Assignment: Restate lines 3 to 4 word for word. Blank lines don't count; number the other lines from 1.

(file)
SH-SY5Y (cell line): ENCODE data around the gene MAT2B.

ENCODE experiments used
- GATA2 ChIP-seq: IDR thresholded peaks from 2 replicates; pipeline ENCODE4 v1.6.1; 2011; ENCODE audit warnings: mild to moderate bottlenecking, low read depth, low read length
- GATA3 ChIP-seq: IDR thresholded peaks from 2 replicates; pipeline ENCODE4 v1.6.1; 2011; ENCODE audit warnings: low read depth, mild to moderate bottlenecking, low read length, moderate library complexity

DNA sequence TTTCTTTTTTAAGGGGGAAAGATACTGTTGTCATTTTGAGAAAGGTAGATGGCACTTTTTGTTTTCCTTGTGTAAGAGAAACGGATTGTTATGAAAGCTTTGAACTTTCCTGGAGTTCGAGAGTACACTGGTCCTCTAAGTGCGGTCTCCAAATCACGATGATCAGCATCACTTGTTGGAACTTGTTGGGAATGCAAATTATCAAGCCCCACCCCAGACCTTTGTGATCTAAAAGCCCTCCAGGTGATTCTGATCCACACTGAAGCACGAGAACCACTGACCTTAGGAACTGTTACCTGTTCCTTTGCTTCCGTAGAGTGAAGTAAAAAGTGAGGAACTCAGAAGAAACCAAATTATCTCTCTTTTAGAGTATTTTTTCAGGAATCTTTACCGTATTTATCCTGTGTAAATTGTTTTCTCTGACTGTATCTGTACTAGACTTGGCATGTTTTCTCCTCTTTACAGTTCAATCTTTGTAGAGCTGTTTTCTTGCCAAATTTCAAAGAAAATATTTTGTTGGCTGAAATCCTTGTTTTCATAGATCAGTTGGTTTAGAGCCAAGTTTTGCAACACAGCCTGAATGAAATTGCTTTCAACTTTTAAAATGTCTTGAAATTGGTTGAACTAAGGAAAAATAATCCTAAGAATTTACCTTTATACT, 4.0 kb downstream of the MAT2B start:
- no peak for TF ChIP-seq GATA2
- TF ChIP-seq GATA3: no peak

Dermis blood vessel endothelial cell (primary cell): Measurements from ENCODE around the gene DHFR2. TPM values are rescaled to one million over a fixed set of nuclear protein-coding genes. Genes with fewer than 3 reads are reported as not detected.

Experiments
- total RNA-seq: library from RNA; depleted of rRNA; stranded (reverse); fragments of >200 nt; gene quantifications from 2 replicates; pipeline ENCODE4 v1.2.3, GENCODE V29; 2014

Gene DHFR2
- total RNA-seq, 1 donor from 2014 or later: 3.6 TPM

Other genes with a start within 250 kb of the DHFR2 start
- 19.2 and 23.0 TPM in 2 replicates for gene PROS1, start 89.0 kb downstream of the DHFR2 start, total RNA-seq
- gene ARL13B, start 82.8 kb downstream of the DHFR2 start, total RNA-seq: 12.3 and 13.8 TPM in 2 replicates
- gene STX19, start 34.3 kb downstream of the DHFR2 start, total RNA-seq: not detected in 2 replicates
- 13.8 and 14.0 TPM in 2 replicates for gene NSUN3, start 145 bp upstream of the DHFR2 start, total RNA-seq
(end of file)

- GATA2 ChIP-seq: IDR thresholded peaks from 2 replicates; pipeline ENCODE4 v1.6.1; 2011; ENCODE audit warnings: mild to moderate bottlenecking, low read depth, low read length
- GATA3 ChIP-seq: IDR thresholded peaks from 2 replicates; pipeline ENCODE4 v1.6.1; 2011; ENCODE audit warnings: low read depth, mild to moderate bottlenecking, low read length, moderate library complexity